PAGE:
We report on initial results from the largest infrared AO direct imaging survey searching for wide orbit (≳ 100 AU) massive exoplanets and brown dwarfs as companions around young nearby stars using Robo-AO at the 2.1-m telescope on Kitt Peak, Arizona. The occurrence rates of these rare substellar companions are critical to furthering our understanding of the origin of planetary-mass companions on wide orbits. The observing efficiency of Robo-AO allows us to conduct a survey an order of magnitude larger than previously possible. We commissioned a low-noise high-speed SAPHIRA near-infrared camera to conduct this survey and report on its sensitivity, performance, and data reduction process.
iSHELL is 1.10-5.3 μm high spectral resolution spectrograph being built for the NASA Infrared Telescope Facility on Maunakea, Hawaii. Dispersion is accomplished with a silicon immersion grating in order to keep the instrument small enough to be mounted at the Cassegrain focus of the telescope. The white pupil spectrograph produces resolving powers of up to R=75,000. Cross-dispersing gratings mounted in a tilt-able mechanism allow observers to select different wavelength ranges and, in combination with a slit wheel and Dekker mechanism, slit lengths ranging from 5ʺ″ to 25ʺ″. One Teledyne 2048x2048 Hawaii 2RG array is used in the spectrograph, and one Raytheon 512x512 Aladdin 2 array is used in a slit viewer for object acquisition and guiding. First light is expected in mid-2016. In this paper we discuss details of the construction, assembly and laboratory testing.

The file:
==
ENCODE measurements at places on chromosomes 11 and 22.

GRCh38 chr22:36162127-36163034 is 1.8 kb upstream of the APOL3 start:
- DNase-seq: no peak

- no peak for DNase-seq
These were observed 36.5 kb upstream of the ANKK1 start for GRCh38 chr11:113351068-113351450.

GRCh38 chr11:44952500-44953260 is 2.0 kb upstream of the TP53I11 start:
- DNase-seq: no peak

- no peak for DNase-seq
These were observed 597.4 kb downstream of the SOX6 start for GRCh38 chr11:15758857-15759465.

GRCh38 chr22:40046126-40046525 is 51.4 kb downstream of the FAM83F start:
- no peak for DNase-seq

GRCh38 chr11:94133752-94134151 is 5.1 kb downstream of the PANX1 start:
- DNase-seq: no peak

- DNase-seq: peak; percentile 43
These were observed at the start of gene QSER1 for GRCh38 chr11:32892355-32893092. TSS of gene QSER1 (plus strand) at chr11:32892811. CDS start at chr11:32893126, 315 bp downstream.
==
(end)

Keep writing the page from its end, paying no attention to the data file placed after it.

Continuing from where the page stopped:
We present the measured characteristics of the most recent iteration of SAPHIRA HgCdTe APD arrays, and